Church of England Daily Prayer - Contemporay - Combined Prayer

Trinity Daily Prayer

A simple Liturgy of the Hours for singing available here.
Resources for the Liturgy stored at: Company of Voices Resources.

Wednesday, 26 September 2012

Psalms for All Seasons

If you haven't got a copy of Psalms for All Seasons yet, you should do. I have been meaning to write  a proper review of it for some time. Well, time has defeated me, so here are a few thoughts.
For every single psalm in the Psalter a variety of settings are provided, metrical and relatively simple chants as well as occasionally more challenging choral pieces. The The NRSV text of each psalm is also [presented in a way suitable for responsive reading as well as pointed for modern style psalm tones. A refrain is provided for every chant setting. Occasionally these refrains are from interesting, well-known sources. Psalm 37, for instance works well with the Taize/Berthier chant 'Wait for the Lord'. Even more  a psalm prayer is provided for every psalm.

The book ends with simple outlines and music for a fourfold office (Morning, Noon, Evening and Night) as well as a wide variety of settings of the Gospel Canticles. The scripture references for the Revised Common Lectionary and  a guide to the use of the psalter in RCL are provided in an appendix. Six general refrains, catching the typical moods or tones of prayer are also provided.Evening Prayer includes a paraphrase of Phos Hilaron by Marty Haugen which is rather stunning; the first verse:

Joyous light of heavenly glory,
loving glow of God's own face,
you who sing creation's story,
shine on every land and race.
Now as evening falls around us,
we shall raise our songs to you.
God of daybreak, God of shadows,
come and light our hearts anew.

One of the more startling and refreshing features for me is the recovery of the imprecatory psalms. I have always found these helpful in facing the sheer randomness of suffering and injustice in the world, and have often prayed: 'O Lord avenging god, avenging God appear'. There is a very sturdy metrical version of psalm 60 by James Hart Brumm; the first two verses:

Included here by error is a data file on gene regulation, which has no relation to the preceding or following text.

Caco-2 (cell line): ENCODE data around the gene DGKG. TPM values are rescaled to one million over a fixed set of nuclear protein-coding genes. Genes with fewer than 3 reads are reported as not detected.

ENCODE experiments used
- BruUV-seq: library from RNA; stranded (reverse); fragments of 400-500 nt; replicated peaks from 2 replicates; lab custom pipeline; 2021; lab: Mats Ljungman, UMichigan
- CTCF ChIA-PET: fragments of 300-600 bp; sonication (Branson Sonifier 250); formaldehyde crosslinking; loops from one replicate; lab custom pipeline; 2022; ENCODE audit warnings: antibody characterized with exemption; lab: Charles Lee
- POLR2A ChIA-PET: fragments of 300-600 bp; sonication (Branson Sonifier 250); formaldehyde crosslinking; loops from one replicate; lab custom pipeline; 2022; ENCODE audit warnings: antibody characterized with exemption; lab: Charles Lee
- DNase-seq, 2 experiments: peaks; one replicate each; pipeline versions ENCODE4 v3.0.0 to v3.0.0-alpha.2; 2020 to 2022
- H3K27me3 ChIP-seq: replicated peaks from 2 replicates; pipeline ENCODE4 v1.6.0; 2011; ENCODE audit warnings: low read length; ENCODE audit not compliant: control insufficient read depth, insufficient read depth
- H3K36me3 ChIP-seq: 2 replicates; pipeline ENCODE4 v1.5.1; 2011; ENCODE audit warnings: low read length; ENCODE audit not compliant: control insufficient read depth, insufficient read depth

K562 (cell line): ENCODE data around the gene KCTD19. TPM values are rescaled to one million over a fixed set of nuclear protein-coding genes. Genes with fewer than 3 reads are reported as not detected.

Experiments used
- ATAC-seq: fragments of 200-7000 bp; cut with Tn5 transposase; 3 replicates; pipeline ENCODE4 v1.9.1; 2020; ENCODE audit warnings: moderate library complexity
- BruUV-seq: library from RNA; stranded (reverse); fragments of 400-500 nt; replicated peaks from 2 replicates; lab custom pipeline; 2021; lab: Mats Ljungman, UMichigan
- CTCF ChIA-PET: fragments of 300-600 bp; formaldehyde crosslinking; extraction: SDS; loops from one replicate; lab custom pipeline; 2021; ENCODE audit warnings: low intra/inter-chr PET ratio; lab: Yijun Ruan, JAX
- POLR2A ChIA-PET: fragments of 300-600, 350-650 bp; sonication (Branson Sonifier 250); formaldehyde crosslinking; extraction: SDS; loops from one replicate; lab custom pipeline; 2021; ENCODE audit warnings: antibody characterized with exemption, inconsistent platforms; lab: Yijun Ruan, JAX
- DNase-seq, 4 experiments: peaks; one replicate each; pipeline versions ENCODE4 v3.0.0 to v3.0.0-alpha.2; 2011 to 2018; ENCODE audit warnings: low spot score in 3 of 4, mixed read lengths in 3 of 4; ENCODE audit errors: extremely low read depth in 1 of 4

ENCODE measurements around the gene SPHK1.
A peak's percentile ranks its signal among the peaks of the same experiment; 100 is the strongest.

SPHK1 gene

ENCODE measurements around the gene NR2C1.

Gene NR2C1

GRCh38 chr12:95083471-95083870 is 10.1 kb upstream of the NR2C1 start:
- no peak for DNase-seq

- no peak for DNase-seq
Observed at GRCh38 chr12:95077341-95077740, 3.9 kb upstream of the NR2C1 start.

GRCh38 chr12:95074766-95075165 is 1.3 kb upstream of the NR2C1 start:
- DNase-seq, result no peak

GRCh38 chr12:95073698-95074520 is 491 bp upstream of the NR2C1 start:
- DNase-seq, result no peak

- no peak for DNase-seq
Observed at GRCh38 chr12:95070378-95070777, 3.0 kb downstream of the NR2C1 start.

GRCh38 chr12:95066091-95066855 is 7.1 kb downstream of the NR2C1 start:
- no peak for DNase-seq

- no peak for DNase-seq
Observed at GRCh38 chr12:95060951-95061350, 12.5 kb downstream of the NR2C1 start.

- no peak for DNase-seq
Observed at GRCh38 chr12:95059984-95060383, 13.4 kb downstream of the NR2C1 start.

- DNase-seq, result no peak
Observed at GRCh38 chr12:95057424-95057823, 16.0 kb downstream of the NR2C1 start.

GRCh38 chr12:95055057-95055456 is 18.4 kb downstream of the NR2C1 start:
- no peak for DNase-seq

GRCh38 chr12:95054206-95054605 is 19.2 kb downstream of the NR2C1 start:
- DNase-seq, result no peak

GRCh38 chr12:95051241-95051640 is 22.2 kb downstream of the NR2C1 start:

We are seething in our fury,
anger festers into flame.
We could kill! No judge or jury
would convict or even blame.
Shepherd hear our cries, our furor;
but before you cool and tame,
share our pain,then, in your power
lead us from our hateful aim.

Worthless adversaries hurt us,
with a wrath we did not earn.
Worthless partners all desert us;
God seems distant, silent, stern.
Spirit, hear our cries for vengeance!
Let our indignation burn!
Then come, heal our reckless nature,
lead us from the rash and stern.

Or this, to Kingsfold, by Carol Bechtel:

O when will we see justice done?
When will the righteous win?
O speed the day when we can say,
"God judges human sin!"
the venom of the wicked's lies
destroys all in their path.
Their fangs are bared; no one is spared,
and to our cries they're deaf.
(Psalm 58)

The introduction is an excellent guide to the use of the psalms in Christian worship and to the effect created by using each genre. The indices are especially helpful including, unusually, an index of genres and origins. There is also a thematic guide. The detailed performance notes are simple and helpful.
Finally each psalm has a short paragraph of biblical commentary discussing genre, original use etc.
This is a real treasury and i can't think of anything quite like it. For anyone serious about praying the psalms it is an unmissable resource.

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